UnNews:European airports reopen as airlines question ban

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21 April 2010

Air Terminal

Passengers can now get where they are going and will not face a deadline to declare air terminals their official residences.

LONDON, England -- Skies over Europe are reopening, but some airlines question the need for the ban.

Willie Walsh, chief executive of British Airways, said "I do not believe a blanket ban was necessary. We always keep spare duvets in the overhead lockers in case of ash clouds in the North Atlantic." He stressed that his airline is well-equipped to deal with occasional plane crashes, and that legal precedents are in place by which BA's liability would be capped at £200 per crash victim.

However, Lord Adonis of Narcissus, the British Transport Secretary, defended his decision. "We based our decision on the best of science, direct from the University of East Anglia. Besides, 'safety first,' right?" Lord Narcissus previously held a key post in the notorious build-up to 1 January 2000, when computers were expected to all seize up, and bankers would thus refuse to disburse customer deposits.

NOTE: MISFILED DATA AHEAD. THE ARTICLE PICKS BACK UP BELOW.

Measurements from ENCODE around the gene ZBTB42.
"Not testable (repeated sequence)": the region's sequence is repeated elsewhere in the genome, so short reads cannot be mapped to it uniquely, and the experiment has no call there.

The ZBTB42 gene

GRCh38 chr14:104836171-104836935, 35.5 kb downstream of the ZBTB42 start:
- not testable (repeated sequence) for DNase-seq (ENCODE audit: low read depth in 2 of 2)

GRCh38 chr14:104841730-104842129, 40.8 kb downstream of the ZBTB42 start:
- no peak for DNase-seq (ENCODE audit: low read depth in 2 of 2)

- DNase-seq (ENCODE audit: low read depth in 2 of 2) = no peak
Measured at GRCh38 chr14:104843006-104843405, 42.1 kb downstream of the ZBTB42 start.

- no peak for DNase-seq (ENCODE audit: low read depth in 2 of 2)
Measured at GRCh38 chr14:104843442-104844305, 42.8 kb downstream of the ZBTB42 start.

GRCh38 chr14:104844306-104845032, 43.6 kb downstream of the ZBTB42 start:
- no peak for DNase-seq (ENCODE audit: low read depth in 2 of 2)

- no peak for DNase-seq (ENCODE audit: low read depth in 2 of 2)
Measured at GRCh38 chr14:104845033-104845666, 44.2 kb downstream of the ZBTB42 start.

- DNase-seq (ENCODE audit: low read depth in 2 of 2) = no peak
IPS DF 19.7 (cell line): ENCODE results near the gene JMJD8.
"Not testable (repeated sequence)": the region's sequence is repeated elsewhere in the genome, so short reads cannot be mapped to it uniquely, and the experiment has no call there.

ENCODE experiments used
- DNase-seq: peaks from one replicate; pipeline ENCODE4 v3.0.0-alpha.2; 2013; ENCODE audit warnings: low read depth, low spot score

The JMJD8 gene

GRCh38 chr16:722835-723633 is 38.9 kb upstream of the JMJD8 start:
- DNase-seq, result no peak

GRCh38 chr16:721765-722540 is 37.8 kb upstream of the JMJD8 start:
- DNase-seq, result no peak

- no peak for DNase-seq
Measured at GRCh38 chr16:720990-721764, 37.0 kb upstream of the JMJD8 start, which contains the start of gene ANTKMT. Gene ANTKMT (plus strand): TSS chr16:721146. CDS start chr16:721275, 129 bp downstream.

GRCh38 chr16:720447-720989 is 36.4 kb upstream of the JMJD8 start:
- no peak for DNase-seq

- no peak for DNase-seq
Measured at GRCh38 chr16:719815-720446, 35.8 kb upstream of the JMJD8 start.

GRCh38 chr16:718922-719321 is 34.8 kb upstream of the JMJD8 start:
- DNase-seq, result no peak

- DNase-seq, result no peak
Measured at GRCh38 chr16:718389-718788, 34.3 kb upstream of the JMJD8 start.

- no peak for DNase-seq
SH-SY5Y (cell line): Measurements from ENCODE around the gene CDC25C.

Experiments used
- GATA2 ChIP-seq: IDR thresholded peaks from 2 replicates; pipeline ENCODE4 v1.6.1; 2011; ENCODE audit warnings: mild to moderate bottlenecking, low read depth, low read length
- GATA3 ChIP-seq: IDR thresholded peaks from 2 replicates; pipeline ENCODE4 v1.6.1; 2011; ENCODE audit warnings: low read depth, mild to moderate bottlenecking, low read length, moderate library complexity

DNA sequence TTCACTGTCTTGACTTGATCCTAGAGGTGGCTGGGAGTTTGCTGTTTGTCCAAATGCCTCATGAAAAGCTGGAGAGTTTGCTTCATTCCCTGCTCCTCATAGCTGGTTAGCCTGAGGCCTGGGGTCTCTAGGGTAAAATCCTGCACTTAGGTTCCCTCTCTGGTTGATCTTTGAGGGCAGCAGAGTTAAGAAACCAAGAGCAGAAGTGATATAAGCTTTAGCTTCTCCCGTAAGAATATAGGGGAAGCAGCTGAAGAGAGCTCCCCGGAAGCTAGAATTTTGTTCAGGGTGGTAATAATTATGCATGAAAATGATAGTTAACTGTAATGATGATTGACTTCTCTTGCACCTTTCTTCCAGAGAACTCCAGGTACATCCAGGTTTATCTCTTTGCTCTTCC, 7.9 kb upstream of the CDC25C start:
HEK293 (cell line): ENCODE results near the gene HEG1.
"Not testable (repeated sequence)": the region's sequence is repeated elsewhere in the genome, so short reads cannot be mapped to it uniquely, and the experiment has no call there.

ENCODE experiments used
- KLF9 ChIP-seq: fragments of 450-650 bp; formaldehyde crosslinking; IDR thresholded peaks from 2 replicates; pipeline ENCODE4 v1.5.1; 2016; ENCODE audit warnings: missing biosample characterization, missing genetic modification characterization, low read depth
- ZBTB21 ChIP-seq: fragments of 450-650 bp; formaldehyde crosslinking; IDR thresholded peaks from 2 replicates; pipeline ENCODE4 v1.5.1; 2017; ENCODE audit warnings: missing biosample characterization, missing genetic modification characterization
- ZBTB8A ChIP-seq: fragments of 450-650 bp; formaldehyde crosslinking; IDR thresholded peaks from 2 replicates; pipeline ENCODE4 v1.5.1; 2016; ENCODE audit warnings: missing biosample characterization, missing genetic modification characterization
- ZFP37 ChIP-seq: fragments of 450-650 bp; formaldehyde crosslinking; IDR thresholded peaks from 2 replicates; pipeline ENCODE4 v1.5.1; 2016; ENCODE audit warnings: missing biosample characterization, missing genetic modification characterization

Airlines confronted Lord Narcissus on Tuesday with the fact that air travel had resumed throughout the continent but was still mostly banned in Britain. There were only 200 flights on Tuesday, and these were in Scotland and the North East, where notorious air crashes are commonplace and life has less value. "The Labour party have taken on 3,000 employees to enforce the ban," continued Narcissus. "These are good people and they deserve work to do. Now if you excuse me, I need to look in the mirror to admire my reflection."

Lord Narcissus held his ground despite protests that the ban would drive airlines into bankruptcy. But Tuesday a new threat emerged: That the U.K. would be out of step with its neighbors, based on their resumption of flights. Lord Narcissus clarified, "The Civil Aviation Authority has been working with the research community to better understand different concentrations of ash. As a result, we have now established a wider area in which it is safe to fly, consistent with the framework agreed by the EU transport ministers.” Thus, the key component of air safety was ministerial unanimity. In addition, airlines have been sending up test flights, empty of fare-paying customers, and none have crashed, which is conclusive proof.

Prime Minister Gordon Brown seems unscathed by the travel disruption; he cleared 300 stranded passengers to board a Royal Navy vessel and even gave them mops and spiffy paper hats. And no British newspaper was moved to compose a headline announcing that the entire European continent was "isolated."

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